Published on January 29, 2010 in The Amherst Bulletin
The election to the School Committee of Catherine Sanderson, Steve Rivkin and Irv Rhodes has caused a great deal of sturm und drang in town. There has been a lot debate but little agreement on issues such as per student spending, trimesters, the new ninth-grade science requirement, the two forced study halls per year that other districts avoid, and a possible override.
Let's be brutally honest, teaching is hard work for which teachers are underpaid. Let's further stipulate that the best teachers are those who react openly and honestly to suggestions and even criticism. But, contrary to everything you would assume about a progressive college town, folks who have offered even the mildest criticism or constructive suggestion are shut down with accusations of "teacher bashing" by some defenders of the status quo. Nothing should be beyond criticism. I am a teacher. Criticizing me or this column is not teacher bashing, so let's get beyond that sort of defensiveness.
It's time we evaluate what we're doing in Amherst. I've read in the Bulletin that every controversial aspect of our system was created by a committee of dedicated and thoughtful educators. The implication is that it's all good and we should just let the education professionals do what they think is best. Lots of committees of thoughtful and intelligent people have made bad decisions. The first and second U.S. constitutions were written by largely the same folks. That first one lasted about eight years. The second is still in use. Am I "Founding Fathers bashing" or just making a rather obvious point?
If what we're doing in Amherst is really the best way to go, shouldn't our administrators want open discussions about our practices? Northampton publishes its budget with every expense detailed down to the cost of copy paper in the middle school. If we have cut budgets "to the bone," shouldn't someone want to show us that with a detailed, line by line budget? We are also practically alone in Massachusetts in using trimesters, so shouldn't we be able to show it's better than semesters? The same can be said of our new ninth-grade science requirement. Is it good or better than what just about every other district in the country does? The best measure would be to see if our district's program appeals to others. But, many high schools are opting for physics in the ninth grade, and no one seems to be doing what we do now. If our models are so good, why aren't other high schools adopting them? I would have a lot more confidence in this new curriculum if an outside group of high school science educators, chosen by our superintendent, reviewed it. A lot of people would also like to hear from other districts about how they have avoided the forced study halls kids at ARHS have despite the fact that we have such high per pupil spending.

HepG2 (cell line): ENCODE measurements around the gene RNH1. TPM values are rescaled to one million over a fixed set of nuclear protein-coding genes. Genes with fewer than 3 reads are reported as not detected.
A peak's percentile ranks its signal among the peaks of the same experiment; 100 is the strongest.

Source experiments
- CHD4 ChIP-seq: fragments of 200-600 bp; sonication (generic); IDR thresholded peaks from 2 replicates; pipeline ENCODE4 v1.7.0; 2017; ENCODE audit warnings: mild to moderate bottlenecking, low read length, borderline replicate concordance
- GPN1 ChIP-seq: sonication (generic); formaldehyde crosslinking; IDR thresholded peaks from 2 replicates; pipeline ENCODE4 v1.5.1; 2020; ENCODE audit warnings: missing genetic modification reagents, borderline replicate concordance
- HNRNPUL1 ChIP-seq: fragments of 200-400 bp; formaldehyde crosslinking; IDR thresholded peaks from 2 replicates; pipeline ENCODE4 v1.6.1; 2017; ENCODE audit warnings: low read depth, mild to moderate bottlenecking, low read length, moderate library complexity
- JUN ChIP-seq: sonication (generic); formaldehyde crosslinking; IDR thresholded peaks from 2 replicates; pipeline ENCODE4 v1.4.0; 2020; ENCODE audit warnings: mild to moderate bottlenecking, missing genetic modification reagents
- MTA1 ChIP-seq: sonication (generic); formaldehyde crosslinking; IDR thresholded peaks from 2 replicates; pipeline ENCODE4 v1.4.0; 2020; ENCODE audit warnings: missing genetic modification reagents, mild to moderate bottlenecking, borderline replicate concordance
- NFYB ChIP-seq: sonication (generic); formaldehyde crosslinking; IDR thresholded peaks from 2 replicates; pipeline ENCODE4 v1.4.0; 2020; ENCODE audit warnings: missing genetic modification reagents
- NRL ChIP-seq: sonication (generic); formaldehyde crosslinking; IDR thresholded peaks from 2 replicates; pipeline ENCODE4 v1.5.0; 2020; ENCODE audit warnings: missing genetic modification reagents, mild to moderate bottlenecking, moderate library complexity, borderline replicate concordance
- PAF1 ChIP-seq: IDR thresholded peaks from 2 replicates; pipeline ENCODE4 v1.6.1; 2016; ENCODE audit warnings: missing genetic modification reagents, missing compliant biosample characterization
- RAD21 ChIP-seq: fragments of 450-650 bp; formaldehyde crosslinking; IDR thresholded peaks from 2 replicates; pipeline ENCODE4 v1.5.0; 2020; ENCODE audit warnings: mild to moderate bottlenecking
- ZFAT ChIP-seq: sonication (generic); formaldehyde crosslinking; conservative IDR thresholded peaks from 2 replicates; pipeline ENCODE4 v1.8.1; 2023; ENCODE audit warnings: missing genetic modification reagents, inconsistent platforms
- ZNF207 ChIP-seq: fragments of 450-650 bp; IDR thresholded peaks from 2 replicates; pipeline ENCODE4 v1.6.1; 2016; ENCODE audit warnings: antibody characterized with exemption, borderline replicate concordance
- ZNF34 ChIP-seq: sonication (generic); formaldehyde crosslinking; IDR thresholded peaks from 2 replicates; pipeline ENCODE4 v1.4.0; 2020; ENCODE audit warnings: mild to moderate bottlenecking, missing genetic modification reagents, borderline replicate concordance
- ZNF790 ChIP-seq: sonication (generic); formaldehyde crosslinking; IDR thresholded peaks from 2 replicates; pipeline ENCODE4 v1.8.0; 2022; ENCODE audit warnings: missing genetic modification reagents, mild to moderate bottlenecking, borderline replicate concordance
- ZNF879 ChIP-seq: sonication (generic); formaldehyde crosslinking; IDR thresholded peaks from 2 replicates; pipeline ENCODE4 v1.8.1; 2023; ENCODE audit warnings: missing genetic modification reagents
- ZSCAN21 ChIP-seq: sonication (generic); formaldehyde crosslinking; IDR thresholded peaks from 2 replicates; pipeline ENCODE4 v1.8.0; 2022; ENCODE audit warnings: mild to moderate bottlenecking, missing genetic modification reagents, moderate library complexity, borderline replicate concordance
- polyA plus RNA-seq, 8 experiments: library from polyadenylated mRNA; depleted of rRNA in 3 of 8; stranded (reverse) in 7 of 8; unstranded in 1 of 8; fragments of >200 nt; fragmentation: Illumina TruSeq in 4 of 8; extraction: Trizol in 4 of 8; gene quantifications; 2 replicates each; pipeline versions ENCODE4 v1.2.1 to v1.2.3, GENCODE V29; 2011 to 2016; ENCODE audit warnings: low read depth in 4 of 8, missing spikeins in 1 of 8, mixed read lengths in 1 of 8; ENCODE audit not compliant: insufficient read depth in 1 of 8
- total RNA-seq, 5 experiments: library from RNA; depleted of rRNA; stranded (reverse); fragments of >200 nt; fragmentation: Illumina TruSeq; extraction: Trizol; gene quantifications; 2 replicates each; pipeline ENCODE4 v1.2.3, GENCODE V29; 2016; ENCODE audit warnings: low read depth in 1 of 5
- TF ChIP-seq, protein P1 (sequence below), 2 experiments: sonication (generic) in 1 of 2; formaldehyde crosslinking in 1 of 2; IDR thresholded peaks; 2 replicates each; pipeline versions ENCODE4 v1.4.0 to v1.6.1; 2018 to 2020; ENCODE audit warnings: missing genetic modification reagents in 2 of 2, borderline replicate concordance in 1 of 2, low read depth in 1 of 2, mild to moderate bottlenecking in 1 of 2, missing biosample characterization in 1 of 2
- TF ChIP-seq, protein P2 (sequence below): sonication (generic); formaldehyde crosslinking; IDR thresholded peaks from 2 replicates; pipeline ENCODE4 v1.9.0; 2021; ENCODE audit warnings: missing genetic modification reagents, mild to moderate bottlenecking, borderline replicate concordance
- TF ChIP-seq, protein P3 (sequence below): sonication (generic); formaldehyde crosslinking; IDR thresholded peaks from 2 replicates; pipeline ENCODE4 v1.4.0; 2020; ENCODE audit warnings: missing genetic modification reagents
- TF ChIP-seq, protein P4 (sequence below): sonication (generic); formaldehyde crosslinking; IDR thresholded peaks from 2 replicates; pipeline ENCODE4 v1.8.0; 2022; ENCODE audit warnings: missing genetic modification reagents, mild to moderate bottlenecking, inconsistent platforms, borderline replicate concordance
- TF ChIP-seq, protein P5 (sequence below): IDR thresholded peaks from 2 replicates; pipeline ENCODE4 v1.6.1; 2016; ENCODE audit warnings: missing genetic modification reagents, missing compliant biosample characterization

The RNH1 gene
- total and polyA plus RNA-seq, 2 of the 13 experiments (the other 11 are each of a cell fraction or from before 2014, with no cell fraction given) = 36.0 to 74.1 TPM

We do a lot of things that practically no other district does. Our education establishment should engage in an open and honest debate about how we differ from the rest of Massachusetts and the country. What's truly worrisome is the vitriol and defensiveness from some current and former teachers to fair and reasonable questions. If everything is so good, wouldn't they welcome the opportunity for outsiders to examine curricula, the forced study halls, the budget and trimester system?
How can a parent get honest answers to these sorts of questions if members of the School Committee are attacked when they pose them? Shouting down people undermines support for our schools. We want excellent schools for all the kids, and we can only achieve that by having real analyses of our programs by outsiders without a stake in the status quo. After all, if we're doing such a great job, those evaluations will convince more people to support the schools and a possible override.
Joel Wolfe is a University of Massachusetts professor of history.